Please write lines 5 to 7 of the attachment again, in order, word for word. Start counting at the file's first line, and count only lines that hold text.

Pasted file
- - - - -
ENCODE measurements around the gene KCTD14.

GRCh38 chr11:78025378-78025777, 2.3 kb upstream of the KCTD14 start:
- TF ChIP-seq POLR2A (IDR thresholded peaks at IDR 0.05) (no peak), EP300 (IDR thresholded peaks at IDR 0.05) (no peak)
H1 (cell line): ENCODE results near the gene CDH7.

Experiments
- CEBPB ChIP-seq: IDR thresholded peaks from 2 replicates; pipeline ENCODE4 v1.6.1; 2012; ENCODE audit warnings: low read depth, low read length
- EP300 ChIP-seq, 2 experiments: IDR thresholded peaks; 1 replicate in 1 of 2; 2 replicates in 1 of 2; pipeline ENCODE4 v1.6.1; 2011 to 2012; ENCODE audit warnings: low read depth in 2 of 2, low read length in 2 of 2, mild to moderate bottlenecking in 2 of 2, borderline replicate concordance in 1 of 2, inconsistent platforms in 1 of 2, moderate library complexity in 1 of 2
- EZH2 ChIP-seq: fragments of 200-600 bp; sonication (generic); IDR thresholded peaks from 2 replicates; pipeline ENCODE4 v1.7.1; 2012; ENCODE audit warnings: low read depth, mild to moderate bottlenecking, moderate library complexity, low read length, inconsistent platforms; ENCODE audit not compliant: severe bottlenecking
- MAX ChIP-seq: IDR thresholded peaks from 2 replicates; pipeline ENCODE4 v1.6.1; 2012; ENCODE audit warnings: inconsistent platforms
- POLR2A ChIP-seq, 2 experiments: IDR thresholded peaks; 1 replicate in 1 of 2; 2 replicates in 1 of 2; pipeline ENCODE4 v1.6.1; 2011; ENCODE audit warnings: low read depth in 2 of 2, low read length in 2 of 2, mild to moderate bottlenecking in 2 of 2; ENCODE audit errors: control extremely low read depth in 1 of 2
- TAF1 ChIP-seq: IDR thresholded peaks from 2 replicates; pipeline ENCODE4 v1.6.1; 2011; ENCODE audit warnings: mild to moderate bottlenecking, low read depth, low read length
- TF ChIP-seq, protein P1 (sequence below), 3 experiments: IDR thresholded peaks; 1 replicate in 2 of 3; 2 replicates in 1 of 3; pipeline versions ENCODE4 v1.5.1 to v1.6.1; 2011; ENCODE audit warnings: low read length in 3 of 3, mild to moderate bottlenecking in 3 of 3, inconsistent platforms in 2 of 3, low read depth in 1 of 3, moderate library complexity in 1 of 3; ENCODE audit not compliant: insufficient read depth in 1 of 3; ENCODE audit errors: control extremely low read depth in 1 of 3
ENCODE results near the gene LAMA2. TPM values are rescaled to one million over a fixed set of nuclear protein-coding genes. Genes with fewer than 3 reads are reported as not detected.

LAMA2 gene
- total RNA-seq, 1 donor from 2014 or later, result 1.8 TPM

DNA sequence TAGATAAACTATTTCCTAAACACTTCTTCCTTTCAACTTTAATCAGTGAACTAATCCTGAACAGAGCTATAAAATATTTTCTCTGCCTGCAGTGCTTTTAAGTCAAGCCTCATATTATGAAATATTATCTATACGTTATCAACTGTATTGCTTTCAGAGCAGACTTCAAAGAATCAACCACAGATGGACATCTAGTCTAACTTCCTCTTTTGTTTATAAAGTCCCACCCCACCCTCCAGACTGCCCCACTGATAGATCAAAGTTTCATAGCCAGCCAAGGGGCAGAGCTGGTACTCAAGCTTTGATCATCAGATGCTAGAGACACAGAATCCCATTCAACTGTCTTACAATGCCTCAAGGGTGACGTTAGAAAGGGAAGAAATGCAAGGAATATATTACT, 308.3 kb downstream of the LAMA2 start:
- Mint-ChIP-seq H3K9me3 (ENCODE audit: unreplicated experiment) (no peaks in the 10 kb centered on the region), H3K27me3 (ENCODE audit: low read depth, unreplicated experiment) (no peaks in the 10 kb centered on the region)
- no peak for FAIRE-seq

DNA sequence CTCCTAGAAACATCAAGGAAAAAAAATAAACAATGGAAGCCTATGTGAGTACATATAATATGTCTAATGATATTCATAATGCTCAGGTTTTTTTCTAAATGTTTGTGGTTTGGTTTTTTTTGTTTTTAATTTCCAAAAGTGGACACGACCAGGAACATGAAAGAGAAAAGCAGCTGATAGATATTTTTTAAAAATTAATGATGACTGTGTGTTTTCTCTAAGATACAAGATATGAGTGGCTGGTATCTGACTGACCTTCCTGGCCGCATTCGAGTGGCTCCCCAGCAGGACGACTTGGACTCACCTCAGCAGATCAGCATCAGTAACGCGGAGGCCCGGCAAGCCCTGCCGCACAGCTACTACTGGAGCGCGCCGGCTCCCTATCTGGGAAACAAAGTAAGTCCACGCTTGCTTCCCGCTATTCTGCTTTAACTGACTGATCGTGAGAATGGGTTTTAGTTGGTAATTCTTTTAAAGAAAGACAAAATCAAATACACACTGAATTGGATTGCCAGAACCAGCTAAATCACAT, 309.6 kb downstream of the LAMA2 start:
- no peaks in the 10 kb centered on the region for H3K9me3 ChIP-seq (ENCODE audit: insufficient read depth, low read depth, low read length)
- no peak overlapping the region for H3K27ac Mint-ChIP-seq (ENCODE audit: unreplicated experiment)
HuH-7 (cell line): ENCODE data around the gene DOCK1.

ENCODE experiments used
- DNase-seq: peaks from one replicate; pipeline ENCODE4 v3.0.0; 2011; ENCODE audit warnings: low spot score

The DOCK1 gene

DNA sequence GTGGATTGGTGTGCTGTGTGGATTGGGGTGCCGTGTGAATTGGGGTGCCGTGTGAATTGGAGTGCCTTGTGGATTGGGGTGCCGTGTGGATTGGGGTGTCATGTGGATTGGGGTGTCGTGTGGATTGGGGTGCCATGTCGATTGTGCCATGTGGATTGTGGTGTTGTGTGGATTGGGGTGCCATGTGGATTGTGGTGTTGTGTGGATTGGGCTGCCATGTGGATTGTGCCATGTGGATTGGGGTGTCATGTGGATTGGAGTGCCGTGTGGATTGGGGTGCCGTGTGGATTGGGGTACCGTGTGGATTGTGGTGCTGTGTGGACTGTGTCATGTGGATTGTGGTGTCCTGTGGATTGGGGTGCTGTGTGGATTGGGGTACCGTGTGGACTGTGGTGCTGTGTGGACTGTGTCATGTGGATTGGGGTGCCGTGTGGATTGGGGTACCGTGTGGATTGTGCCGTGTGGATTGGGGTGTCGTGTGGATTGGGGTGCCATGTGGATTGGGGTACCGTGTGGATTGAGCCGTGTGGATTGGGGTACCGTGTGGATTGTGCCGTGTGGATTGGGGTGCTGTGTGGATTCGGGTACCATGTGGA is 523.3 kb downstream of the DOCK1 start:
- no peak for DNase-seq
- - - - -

Experiments
- CEBPB ChIP-seq: IDR thresholded peaks from 2 replicates; pipeline ENCODE4 v1.6.1; 2012; ENCODE audit warnings: low read depth, low read length
- EP300 ChIP-seq, 2 experiments: IDR thresholded peaks; 1 replicate in 1 of 2; 2 replicates in 1 of 2; pipeline ENCODE4 v1.6.1; 2011 to 2012; ENCODE audit warnings: low read depth in 2 of 2, low read length in 2 of 2, mild to moderate bottlenecking in 2 of 2, borderline replicate concordance in 1 of 2, inconsistent platforms in 1 of 2, moderate library complexity in 1 of 2